Washington — The latest escalation of US-Iran tensions boosted the geopolitical risk premium on oil prices in the short term, but analysts dispute how long the market can hold onto that premium, given ample global supplies and the lack of a sustained price spike after the Abqaiq attack in September.
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Crude futures surged nearly 5% overnight Friday after the US confirmed it had killed Iran's top military commander, General Qassim Soleimani, in air strikes in Baghdad. The threat of retaliation by Iran has severely raised the risks to Middle Eastern and US interests in the region, which could affect oil production and supplies.
S&P Global Platts Analytics sees Brent prices being capped at $70/b without another major incident, but a "disruption is possible in the days and weeks ahead," said Paul Sheldon, chief geopolitical adviser.
Even US shale pioneer Harold Hamm doubted Friday whether the incident would boost prices in the long term.
"Due to the Middle Eastern region's volume of oil production and its significance to world markets, there should be a sizeable risk premium built into the price of a barrel of oil. At this time there just isn't," he told S&P Global Platts.
Hamm, executive chairman of Continental Resources and an adviser to US President Donald Trump, said prices would have to surge more than $10/b to reverse current US producer sentiment and return drilling rigs to the field.
"A stable price structure of $75 per barrel can easily be sustained in the current US and world economy," he said.
The September 14 attack on Saudi Arabia's key Abqaiq processing plant revealed that the oil market will accommodate a "very near-term geopolitical risk premium," but will not continue to do so for months, said Katie Bays, co-founder of Washington-based Sandhill Strategy.
"As long as the next barrel of crude oil, or the marginal barrel, is coming from West Texas, where geopolitics are a non-factor, the market does not need to price in a geopolitical risk premium to remain adequately supplied," Bays said Friday.
Bays said a true supply disruption, however, "could be more meaningful, yet keep in mind that OPEC+ cuts remain in place and thus the disruption would have to be very large to overwhelm the ability of OPEC members to sustain supply."
RISK PREMIUM DOUBLES
Sarah Emerson, president of Energy Security Analysis Inc., said the risk premium may have been $5-$7/b before Thursday's US strike in Iraq. She said it has probably doubled since then and, depending on Iran's retaliation, could triple.
Michael Lynch, president of Strategic Energy and Economic Research, expects the premium to stay $5-$10/b higher "for a week or so, at least until Iran responds."
"If they don't attack US military, but oil installations somewhere, I think the premium drops sharply," he added. "If it looks like a cycle of tit-for-tat attacks between US and Iran, then the premium will probably tend to grow.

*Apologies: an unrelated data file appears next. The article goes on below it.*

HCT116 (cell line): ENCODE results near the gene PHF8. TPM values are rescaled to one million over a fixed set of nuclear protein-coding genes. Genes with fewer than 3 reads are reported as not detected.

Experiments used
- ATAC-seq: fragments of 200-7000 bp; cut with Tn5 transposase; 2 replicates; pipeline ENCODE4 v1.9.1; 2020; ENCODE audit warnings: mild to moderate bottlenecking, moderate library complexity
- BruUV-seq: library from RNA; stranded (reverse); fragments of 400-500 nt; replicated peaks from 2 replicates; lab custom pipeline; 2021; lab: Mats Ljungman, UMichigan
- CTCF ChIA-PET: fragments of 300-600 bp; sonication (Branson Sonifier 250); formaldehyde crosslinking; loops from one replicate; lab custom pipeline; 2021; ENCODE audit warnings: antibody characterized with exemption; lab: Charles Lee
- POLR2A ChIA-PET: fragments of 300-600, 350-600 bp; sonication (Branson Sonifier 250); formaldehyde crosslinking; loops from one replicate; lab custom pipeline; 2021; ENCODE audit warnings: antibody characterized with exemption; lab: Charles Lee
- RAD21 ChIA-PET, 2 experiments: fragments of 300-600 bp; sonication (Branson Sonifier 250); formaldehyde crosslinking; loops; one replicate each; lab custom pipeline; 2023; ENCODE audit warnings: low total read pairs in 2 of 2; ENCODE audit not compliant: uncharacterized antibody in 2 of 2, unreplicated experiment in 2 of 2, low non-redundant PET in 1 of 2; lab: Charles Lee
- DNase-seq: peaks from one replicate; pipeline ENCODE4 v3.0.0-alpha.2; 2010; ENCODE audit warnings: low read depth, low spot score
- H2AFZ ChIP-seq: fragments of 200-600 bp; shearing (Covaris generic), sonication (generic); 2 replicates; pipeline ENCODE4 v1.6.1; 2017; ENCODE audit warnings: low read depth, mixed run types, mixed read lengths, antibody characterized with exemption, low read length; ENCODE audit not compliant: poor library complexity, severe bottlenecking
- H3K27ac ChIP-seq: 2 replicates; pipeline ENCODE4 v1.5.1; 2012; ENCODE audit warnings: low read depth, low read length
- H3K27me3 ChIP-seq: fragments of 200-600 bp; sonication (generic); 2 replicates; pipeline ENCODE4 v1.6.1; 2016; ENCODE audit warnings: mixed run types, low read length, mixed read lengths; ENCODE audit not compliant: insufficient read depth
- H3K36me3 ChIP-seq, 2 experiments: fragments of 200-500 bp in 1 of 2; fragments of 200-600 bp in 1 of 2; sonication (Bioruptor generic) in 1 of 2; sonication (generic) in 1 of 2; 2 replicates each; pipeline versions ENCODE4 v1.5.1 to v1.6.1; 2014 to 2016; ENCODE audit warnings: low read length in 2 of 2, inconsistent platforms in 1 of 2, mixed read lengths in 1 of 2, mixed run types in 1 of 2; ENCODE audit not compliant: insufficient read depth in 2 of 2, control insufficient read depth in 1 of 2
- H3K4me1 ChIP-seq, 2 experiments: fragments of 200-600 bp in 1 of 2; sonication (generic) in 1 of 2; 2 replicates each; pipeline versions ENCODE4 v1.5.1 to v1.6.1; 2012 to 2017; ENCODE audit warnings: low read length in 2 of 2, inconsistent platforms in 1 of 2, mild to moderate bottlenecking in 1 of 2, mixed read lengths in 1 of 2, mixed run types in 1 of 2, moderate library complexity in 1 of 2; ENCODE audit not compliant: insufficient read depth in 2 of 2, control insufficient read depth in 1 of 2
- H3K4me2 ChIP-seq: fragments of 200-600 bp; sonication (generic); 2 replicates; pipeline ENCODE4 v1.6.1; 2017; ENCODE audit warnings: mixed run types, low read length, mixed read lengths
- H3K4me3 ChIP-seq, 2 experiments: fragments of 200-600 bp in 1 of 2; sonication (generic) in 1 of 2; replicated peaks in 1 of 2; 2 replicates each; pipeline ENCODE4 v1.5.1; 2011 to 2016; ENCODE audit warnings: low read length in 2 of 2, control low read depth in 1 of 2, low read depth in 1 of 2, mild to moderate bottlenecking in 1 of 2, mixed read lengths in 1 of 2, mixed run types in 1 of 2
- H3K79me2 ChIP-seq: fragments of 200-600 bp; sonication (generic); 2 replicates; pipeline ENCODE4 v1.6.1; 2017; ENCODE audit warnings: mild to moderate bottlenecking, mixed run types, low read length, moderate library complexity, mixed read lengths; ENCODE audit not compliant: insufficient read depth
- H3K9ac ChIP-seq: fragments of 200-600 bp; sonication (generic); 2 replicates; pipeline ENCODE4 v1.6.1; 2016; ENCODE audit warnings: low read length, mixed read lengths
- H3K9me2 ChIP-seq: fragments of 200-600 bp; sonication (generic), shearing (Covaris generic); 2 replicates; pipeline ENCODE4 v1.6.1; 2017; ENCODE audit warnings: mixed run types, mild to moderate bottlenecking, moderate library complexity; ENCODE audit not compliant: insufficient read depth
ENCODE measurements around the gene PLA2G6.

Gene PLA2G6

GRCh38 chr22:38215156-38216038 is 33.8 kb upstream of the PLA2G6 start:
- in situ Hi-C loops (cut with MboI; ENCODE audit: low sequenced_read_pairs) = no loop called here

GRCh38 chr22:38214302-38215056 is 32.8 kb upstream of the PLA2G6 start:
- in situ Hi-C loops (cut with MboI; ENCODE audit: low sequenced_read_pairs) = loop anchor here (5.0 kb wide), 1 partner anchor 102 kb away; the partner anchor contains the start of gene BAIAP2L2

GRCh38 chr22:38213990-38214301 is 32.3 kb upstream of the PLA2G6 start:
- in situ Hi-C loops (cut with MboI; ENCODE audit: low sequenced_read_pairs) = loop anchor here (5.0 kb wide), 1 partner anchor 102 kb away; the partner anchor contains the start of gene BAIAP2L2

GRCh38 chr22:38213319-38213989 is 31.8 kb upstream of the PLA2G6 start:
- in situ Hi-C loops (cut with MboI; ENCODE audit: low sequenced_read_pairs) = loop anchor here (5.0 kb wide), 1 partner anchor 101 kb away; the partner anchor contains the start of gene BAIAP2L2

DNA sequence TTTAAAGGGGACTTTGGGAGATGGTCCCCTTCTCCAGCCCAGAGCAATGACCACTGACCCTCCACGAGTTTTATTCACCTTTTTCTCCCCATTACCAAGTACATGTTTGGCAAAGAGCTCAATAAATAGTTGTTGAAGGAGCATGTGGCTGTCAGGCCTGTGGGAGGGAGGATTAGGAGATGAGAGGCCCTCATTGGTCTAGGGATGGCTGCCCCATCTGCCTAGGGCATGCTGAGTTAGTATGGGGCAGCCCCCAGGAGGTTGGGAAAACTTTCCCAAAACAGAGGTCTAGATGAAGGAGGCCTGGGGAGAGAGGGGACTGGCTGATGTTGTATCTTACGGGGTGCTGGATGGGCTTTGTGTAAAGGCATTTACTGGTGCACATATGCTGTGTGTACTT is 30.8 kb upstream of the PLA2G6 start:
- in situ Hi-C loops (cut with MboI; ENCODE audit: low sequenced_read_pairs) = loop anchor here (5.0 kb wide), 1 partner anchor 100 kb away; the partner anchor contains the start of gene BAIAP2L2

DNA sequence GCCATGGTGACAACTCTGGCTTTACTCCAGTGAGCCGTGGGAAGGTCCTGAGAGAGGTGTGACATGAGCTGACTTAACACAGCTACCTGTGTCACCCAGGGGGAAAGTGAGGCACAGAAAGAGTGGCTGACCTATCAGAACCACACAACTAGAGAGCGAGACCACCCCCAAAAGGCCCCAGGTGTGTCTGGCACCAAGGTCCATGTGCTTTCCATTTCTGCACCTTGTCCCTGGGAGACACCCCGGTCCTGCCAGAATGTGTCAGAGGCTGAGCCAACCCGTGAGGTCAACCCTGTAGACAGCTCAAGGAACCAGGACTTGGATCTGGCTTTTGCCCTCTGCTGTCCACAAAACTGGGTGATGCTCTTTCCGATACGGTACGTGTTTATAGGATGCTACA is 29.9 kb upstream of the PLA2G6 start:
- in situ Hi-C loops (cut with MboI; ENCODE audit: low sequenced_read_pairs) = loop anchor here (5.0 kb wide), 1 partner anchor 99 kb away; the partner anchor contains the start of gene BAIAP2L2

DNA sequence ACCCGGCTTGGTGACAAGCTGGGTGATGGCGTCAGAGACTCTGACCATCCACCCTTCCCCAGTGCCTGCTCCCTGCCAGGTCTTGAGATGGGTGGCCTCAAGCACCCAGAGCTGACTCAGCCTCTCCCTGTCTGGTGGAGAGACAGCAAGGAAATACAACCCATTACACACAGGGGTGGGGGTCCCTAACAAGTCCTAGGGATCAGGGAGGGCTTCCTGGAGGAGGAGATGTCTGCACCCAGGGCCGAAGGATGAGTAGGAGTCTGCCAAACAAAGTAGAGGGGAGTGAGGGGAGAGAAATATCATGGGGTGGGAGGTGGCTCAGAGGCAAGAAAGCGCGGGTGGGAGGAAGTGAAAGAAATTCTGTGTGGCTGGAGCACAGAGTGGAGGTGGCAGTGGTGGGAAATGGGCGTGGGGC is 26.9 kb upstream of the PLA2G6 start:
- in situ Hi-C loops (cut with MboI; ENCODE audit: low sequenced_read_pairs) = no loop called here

Lynch said this escalation is different from the Abqaiq attack because Iran is now more motivated to "take some more violent, dramatic action, such as a speedboat attack on a US navy vessel."
Greg Priddy, Stratfor's director of global energy and Middle East, said the price response has so far been more muted than the post-Abqaiq spike, when 5.7 million b/d of oil production was taken offline.
"I think it will be difficult to get much more upside without a clear move by Iran to target oil infrastructure again, or shipping," Priddy said. "Part of that is again due to producer hedging."
'A LOT OF UNCERTAINTY'
ESAI's Emerson was surprised by the diametrically opposite views about the oil market impacts in the hours since the strike -- either that it would spark a regional war or that it would cause no problems because of plentiful spare capacity.
"It's really been amazing to see the two different groups out there thinking this through," she said. "I tend to fall a in the middle, but I lean closer to this [being] a bigger problem."
Emerson said that it is true the oil market has "a lot of spare capacity" because of OPEC production restraint and a US shale slowdown as producers strive for capital discipline. "But I think that's the wrong way to think about the risk premium," she said.
"A retaliation by the Iranians for something as big as this could be fairly devastating and we won't know right away how bad it is," she said. "You could have an attack on Iraq, you could have an attack on an oil facility, you could have attacks on tankers. You could see attacks on our allied countries. You could see airplanes taken down, who knows.
"The thing that strikes me is that there's just a lot of uncertainty -- and that to me is what causes a risk premium."
-- Meghan Gordon, firstname.lastname@example.org
-- Edited by Jeff Mower, email@example.com